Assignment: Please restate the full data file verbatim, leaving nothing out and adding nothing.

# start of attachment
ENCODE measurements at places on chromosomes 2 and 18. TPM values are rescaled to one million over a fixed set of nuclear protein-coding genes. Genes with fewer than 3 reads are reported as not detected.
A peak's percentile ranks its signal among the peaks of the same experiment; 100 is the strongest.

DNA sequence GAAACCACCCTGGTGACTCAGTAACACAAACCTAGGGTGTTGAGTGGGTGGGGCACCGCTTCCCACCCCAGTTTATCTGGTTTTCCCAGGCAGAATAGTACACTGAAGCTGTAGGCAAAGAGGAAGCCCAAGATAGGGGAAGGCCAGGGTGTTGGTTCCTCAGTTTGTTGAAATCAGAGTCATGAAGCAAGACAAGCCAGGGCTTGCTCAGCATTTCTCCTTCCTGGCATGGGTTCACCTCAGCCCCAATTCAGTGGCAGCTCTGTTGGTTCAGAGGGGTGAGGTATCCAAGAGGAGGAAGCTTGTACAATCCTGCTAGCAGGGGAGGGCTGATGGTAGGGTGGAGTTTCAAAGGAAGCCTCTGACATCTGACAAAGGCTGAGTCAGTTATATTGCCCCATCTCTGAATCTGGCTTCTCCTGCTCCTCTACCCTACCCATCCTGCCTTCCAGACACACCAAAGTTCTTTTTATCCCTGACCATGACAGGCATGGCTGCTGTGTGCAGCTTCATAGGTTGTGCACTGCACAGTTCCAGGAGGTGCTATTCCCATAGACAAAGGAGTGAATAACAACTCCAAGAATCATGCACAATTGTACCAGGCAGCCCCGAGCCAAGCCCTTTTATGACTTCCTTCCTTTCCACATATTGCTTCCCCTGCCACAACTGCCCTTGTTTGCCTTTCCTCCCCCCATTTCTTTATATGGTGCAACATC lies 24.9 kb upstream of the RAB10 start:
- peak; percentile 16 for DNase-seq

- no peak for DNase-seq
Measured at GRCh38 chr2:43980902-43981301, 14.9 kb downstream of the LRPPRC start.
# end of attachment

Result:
ENCODE measurements at places on chromosomes 2 and 18. TPM values are rescaled to one million over a fixed set of nuclear protein-coding genes. Genes with fewer than 3 reads are reported as not detected.
A peak's percentile ranks its signal among the peaks of the same experiment; 100 is the strongest.

DNA sequence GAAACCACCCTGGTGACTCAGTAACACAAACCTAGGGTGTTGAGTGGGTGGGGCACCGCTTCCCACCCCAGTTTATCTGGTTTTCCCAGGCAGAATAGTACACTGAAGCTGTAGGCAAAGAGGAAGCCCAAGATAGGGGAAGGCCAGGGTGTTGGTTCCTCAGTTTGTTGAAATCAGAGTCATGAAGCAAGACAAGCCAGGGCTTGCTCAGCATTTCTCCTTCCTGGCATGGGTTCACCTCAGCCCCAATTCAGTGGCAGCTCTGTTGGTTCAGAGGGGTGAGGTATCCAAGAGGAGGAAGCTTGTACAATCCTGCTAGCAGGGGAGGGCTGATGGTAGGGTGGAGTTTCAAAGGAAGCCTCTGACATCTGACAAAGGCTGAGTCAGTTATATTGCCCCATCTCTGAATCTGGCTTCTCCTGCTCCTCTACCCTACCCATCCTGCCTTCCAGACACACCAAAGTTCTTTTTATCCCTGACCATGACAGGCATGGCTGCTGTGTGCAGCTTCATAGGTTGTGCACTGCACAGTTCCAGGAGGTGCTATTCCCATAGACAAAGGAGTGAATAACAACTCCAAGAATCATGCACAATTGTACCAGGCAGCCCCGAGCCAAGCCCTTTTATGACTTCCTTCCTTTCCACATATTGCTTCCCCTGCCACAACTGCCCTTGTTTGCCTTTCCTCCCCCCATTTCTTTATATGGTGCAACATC lies 24.9 kb upstream of the RAB10 start:
- peak; percentile 16 for DNase-seq

- no peak for DNase-seq
Measured at GRCh38 chr2:43980902-43981301, 14.9 kb downstream of the LRPPRC start.